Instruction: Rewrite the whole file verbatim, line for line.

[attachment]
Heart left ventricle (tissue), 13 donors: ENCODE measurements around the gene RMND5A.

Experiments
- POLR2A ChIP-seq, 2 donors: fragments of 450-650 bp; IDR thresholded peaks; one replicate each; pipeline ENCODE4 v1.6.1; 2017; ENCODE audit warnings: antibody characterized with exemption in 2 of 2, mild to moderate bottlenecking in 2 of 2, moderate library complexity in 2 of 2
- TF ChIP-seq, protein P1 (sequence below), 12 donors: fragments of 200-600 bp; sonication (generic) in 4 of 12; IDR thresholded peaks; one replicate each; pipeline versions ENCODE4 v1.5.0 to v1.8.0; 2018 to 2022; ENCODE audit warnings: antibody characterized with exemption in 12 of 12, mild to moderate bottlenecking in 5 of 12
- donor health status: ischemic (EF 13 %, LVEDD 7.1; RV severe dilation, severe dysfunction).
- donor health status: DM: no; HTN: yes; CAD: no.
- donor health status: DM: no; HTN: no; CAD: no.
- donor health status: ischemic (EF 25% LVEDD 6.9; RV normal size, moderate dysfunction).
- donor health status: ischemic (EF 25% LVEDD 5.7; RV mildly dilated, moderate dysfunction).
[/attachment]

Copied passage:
Heart left ventricle (tissue), 13 donors: ENCODE measurements around the gene RMND5A.

Experiments
- POLR2A ChIP-seq, 2 donors: fragments of 450-650 bp; IDR thresholded peaks; one replicate each; pipeline ENCODE4 v1.6.1; 2017; ENCODE audit warnings: antibody characterized with exemption in 2 of 2, mild to moderate bottlenecking in 2 of 2, moderate library complexity in 2 of 2
- TF ChIP-seq, protein P1 (sequence below), 12 donors: fragments of 200-600 bp; sonication (generic) in 4 of 12; IDR thresholded peaks; one replicate each; pipeline versions ENCODE4 v1.5.0 to v1.8.0; 2018 to 2022; ENCODE audit warnings: antibody characterized with exemption in 12 of 12, mild to moderate bottlenecking in 5 of 12
- donor health status: ischemic (EF 13 %, LVEDD 7.1; RV severe dilation, severe dysfunction).
- donor health status: DM: no; HTN: yes; CAD: no.
- donor health status: DM: no; HTN: no; CAD: no.
- donor health status: ischemic (EF 25% LVEDD 6.9; RV normal size, moderate dysfunction).
- donor health status: ischemic (EF 25% LVEDD 5.7; RV mildly dilated, moderate dysfunction).